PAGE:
The Senate, in what was billed as a critical test of its determination to enforce deficit reductions, approved across-the-board cuts in proposed spending last night for several major domestic agencies in order to come within budget targets approved earlier this year.
In a demonstration of the Republican Senate's preoccupation with high budget deficits, it overruled the Appropriations Committee by approving, 58 to 38, an across-the-board cut in discretionary spending for the Treasury Department, Postal Service and executive offices.
The $139 million cut in the $13 billion bill was relatively small but presages similar efforts to scale back appropriations bills viewed as likely to exceed deficit-reduction targets for actual spending in fiscal 1986.
The vote amounted to a victory for Budget Committee Chairman Pete V. Domenici (R-N.M.) and Lawton Chiles (Fla.), that panel's ranking Democrat. They promised to push for comparable across-the-board reductions in other target-busting money bills, starting with a cut of as much as $1.7 billion in the $55 billion appropriation for housing and related programs.
A vote on the housing bill had been scheduled last night but was delayed pending meetings next week on a compromise.
Domenici and Chiles warned that spending bills in the pipeline will fall $3.2 billion, or 40 percent, short of the congressional budget's goal of $8.3 billion in outlay savings from about $150 billion in nondefense discretionary accounts.
"I believe we're called upon to do a lot better than that," Domenici said. Not to do so would "make a mockery" of deficit reductions claimed in the congressional budget resolution approved last summer, Chiles said.
Loss of $8.3 billion from the deficit-reduction package would reduce it to $47.2 billion. Other major components of the original $55.5 billion plan include $29 billion in defense savings, $15 billion from entitlement programs and $3 billion from reduced interest on the national debt.
In response to the Domenici-Chiles charges, Appropriations Committee Chairman Mark O. Hatfield (R-Ore.) contended that his panel's bills are within limits for new budget authority, and he questioned validity of outlay estimates. "We're back in the same old situation . . . dealing with shifting goal posts when we try to deal with budget outlays," he said.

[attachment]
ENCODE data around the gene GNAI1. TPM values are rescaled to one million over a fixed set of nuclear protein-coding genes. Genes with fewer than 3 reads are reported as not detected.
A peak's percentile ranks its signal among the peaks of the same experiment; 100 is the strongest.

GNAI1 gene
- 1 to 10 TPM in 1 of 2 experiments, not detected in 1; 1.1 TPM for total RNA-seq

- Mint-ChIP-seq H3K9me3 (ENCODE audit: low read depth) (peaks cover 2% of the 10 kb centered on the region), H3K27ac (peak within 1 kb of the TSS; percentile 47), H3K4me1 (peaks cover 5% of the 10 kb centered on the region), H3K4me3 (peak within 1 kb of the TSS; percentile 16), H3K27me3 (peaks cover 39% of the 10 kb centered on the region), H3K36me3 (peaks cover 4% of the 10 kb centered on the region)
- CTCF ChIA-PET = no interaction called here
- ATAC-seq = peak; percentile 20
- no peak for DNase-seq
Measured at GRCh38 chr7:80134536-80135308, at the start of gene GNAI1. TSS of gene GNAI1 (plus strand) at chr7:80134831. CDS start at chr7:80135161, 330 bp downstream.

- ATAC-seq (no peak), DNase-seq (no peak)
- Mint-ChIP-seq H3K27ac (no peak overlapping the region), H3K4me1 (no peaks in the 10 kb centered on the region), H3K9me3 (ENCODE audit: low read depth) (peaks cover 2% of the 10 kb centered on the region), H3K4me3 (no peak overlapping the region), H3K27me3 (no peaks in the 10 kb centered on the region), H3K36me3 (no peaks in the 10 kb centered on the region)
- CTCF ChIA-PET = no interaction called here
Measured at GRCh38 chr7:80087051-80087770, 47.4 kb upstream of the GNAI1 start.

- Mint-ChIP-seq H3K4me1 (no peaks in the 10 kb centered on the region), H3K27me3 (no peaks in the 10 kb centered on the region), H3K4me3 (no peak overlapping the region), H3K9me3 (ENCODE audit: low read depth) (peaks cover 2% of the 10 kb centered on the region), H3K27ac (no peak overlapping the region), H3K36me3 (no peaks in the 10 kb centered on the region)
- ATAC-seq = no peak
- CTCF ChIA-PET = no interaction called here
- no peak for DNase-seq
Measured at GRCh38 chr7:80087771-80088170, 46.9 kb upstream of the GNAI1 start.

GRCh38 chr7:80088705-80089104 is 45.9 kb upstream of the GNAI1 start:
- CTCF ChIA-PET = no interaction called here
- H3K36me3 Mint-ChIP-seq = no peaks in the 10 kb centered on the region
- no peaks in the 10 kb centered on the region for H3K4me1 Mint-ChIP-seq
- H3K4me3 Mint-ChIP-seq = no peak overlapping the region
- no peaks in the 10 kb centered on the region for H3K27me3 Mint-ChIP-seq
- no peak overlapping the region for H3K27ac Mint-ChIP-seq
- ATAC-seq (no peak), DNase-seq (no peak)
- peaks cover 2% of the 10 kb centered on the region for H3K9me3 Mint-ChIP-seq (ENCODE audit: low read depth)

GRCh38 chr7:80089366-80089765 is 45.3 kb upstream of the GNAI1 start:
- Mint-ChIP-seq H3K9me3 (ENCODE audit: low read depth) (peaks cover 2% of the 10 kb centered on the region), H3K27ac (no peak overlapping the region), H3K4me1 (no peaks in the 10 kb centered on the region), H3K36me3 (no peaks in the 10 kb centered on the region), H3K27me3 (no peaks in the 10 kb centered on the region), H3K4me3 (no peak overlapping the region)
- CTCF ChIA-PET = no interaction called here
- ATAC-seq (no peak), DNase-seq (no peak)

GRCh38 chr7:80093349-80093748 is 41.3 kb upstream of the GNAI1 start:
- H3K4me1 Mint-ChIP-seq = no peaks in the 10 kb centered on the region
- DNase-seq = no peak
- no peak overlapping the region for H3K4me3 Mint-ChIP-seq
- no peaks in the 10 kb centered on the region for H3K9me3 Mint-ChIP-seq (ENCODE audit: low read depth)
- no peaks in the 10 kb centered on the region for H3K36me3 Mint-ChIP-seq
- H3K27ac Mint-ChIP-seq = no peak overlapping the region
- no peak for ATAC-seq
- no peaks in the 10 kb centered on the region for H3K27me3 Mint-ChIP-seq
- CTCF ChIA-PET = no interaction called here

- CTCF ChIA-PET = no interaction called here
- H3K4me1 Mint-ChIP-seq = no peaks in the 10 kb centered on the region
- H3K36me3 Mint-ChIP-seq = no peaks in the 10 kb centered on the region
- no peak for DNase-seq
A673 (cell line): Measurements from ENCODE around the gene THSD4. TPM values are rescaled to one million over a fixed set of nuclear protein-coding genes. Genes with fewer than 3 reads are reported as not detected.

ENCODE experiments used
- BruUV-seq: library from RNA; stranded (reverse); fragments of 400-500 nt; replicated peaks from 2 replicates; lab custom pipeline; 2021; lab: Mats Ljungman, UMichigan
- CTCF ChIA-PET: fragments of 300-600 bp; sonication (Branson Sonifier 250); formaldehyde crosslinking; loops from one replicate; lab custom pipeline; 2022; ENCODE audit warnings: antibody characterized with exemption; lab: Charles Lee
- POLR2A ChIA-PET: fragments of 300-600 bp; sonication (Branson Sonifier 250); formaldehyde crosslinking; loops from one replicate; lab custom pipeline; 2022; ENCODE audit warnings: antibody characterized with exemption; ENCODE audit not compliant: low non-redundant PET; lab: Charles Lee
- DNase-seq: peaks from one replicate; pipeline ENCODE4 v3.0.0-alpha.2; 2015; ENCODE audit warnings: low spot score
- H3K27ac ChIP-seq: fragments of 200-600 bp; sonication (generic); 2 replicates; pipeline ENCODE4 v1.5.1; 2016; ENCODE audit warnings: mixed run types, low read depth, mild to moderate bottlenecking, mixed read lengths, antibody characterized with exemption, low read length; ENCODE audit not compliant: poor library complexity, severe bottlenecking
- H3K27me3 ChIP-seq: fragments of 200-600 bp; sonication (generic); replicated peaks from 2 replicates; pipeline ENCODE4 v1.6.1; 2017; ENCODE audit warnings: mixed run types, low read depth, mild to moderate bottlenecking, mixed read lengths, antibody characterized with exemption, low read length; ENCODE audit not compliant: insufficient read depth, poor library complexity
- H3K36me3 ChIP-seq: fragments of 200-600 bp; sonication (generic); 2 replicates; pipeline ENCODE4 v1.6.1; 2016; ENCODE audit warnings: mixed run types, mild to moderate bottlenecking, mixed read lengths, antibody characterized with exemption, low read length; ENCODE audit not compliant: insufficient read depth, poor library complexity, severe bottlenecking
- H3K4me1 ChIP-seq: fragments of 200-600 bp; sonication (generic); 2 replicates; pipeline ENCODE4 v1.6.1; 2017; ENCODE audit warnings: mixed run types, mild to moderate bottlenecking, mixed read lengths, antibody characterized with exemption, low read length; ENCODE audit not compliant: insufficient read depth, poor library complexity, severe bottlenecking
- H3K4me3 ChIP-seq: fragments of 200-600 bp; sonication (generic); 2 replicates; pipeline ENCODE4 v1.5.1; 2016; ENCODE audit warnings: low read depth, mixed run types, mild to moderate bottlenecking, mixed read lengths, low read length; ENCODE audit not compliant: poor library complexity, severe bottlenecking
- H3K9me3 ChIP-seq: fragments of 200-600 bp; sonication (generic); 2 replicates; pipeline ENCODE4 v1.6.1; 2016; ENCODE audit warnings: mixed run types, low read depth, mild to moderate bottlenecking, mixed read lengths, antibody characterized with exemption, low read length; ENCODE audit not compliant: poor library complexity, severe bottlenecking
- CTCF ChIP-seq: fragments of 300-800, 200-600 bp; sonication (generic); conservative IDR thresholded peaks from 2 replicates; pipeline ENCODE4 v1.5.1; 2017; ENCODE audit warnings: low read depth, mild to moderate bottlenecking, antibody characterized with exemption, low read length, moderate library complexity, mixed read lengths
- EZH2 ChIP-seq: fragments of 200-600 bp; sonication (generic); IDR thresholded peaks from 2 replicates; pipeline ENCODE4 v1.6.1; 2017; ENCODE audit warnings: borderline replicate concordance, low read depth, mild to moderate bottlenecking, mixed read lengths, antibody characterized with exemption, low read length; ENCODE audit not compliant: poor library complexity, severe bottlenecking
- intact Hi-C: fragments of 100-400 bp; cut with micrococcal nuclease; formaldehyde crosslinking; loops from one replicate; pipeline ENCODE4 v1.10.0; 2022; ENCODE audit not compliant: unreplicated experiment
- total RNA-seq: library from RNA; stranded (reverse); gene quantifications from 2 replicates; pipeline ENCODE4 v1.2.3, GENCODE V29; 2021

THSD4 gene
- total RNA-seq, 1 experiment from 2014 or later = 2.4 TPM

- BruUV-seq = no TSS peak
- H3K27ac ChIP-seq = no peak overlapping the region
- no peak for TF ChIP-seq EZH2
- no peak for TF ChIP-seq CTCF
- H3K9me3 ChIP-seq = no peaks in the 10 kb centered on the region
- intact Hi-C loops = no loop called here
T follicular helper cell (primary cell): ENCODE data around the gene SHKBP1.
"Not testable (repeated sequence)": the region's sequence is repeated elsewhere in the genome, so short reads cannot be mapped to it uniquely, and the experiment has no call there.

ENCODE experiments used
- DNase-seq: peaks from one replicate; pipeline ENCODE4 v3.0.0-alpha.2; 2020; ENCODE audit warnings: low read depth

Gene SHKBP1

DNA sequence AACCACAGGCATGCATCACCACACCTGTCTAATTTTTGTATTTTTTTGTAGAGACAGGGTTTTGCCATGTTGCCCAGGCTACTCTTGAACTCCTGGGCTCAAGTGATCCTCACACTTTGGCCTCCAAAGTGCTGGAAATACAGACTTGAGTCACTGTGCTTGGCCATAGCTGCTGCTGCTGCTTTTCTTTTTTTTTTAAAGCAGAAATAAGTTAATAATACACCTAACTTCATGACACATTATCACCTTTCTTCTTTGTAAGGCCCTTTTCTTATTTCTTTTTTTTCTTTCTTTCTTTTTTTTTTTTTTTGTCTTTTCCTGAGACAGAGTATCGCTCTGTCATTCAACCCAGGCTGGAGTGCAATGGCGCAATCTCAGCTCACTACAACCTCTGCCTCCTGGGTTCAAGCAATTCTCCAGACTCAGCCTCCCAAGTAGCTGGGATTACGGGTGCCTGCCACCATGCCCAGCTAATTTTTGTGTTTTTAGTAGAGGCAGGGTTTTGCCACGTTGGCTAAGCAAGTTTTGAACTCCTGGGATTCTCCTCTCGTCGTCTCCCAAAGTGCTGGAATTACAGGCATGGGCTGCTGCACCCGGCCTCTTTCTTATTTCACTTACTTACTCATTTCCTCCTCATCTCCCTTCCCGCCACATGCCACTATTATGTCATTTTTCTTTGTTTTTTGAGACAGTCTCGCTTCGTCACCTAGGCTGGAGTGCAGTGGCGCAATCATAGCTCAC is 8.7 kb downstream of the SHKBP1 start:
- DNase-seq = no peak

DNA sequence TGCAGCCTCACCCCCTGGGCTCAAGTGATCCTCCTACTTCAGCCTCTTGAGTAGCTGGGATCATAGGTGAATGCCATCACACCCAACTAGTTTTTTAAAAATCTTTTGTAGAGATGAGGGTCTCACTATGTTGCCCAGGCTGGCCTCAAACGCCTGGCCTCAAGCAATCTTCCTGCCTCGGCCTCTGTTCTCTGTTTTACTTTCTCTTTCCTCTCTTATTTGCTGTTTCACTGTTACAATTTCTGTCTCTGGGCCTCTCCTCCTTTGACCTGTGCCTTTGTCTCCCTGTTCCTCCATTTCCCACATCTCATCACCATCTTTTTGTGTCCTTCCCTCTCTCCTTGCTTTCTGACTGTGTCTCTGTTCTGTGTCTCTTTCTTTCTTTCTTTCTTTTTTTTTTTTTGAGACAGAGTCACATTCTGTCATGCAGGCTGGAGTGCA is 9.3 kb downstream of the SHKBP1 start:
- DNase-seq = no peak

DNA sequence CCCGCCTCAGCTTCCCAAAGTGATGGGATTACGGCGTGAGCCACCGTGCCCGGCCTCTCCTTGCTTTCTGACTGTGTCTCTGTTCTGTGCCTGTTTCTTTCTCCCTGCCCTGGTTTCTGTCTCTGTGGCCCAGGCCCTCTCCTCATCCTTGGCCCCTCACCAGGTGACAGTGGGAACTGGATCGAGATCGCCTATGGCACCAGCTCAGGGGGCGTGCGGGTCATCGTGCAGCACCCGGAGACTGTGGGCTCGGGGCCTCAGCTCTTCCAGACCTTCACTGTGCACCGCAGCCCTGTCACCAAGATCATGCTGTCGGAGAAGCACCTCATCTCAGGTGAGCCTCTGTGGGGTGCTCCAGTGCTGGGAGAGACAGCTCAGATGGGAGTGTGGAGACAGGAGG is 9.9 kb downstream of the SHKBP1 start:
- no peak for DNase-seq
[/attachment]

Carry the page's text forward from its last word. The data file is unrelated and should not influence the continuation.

The problem arises from the difference between budget authority and outlays, a seemingly arcane point that can lead to monumental scraps on Capitol Hill.
Appropriators use budget authority to grant new funding for programs and projects that may stretch a year or more, while outlays measure only what is spent during a particular fiscal year. Outlays, while often difficult to predict precisely, are important because they are the relevant figures in determining deficits.
The Treasury-Postal money bill came within targets for budget authority but exceeded outlay targets by an estimated $125 million. To achieve those outlay savings, the bill had to be cut by $139 million in budget authority, amounting to a 2 percent cut in discretionary spending contained in the bill.
The Reagan administration supported the Domenici-Chiles effort, even though it originally raised no objection to the Treasury-Postal appropriations bill.
Responding to Hatfield's charge that outlay targets are like "shifting goal posts," Dominici cited the Budget Committee's "good track record" with estimates -- "certainly not over by 40 percent."
Appropriations bills are a major battleground in the fight over enforcement of deficit reduction. The other is "reconciliation" legislation under which entire programs are permanently cut to achieve long-term rather than annual savings.
On this front, Domenici said yesterday that legislative committees are expected to exceed their $19 billion quota, although he said some committees are "having a very difficult time."
Meanwhile, Treasury Secretary James A. Baker III told Congress that the government's cash balances will be "virtually exhausted" by Oct. 7, meaning Congress must act sooner than expected to raise the debt ceiling.
Senate Majority Leader Robert J. Dole (R-Kan.) said the $2 trillion debt limit will probably come to the floor next week, a week earlier than anticipated.